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Drake's stolen videos are everyone's problem

Consent is important, even when we are talking about a rich and famous man

Drake's stolen videos are everyone's problem  Consent is important, even when we are talking about a rich and famous man

On February 5, amid the Grammy and Sanremo buzz, Twitter had a few minutes to think about something else. The source of this distraction? A video - seemingly leaked - of Drake was posted on the social media platform and quickly gained widespread attention within hours. What's unusual? In the footage, the Canadian rapper was completely nude. Needless to say, comments poured in. There was talk about his physical shape, speculated treatments he might have undergone and much more, without any concern regarding the fact that these images were, indeed, private and not meant for our eyes. It's a clear violation, even if the protagonist is Drake, a social media-friendly character, a bit goofy but also famous and powerful, who over the years has attracted both sympathy and antipathy in equal measure.

Drake's Videos and Women: Is There a Double Standard?

The protagonist of the incident, it must be said, didn't seem very disturbed (to streamer Adin Ross, who sent him a voice note asking for a comment on the matter, he apparently responded with amused emojis) but the point here is broader. The point is that it's not the first time private images of international stars become public domain. One of the first to suffer such a theft was Pamela Anderson. Then, more recently, it happened to Blake Lively, Jennifer Lawrence, and in Italy to Diletta Leotta. What do you notice? That we only remember those of female artists. Because they generate more talk and have a much more destructive potential on their careers. So, it's true that a double standard exists, in a much more nuanced and complex way than we tend to think, but there's also something in common, and it's on this point that we need to act.

The Public's Greed and the Consideration of Bodies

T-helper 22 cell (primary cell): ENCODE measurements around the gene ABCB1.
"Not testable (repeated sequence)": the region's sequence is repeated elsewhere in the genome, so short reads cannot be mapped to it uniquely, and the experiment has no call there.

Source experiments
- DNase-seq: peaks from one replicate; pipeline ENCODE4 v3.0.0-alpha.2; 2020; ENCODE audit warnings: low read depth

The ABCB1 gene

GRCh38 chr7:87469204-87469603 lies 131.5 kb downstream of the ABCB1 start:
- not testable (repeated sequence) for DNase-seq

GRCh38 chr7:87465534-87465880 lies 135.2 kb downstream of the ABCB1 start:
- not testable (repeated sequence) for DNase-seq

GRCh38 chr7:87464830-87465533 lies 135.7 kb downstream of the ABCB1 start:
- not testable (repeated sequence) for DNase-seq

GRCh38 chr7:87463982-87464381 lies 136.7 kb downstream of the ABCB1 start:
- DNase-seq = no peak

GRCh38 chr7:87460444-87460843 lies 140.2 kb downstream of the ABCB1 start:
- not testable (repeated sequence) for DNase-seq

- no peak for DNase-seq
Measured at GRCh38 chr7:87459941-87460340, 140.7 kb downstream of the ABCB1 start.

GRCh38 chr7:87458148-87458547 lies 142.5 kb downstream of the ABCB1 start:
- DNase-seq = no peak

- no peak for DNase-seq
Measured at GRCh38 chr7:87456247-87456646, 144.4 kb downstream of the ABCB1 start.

If leaks of nude photos of women become grounds for misogyny and shaming, those of men are spread without second thought, to laugh about, and body shaming is still present in any case. It's not much better. At the core lies a fundamentally different consideration of male and female bodies and desires, seen respectively as funny and to be commented on superficially for male artists, and to be hidden and condemned for female artists. What unites them, on the contrary, shifting the focus to the public, is a desire to violate, to know, to have no limits in our closeness with stars that is frightening and must be restrained, in any case. If regarding the freedom of sexuality (and sensuality), men and women are not treated equally and probably won't be for a few more years, especially if they're famous, a violation remains a violation, whether it's Jennifer Lawrence or Drake who are violated, it changes very little. And even if the rapper responded with laughter, perhaps this could be another opportunity to talk about consent, boundaries, and collective and individual responsibility, as users, in commenting and sharing certain images, effectively aiding their spread and delighting those who stole them.

Shared Responsibilities When Discussing Leaked Videos

It's too easy to wash our hands of it, thinking that Drake will get away with it, that if it had happened to a woman it would have been much worse. If we can't even control our daily social media activity, what we contribute to spreading, the ethics of some images published without the consent of the individuals concerned, how can we change things, even for those who wouldn't take it as well as he did, who don't have his confidence and support network? With what courage do we rail against AI porn and against revenge porn? Consent applies to everyone, in any case and at any time. Otherwise, it applies to no one.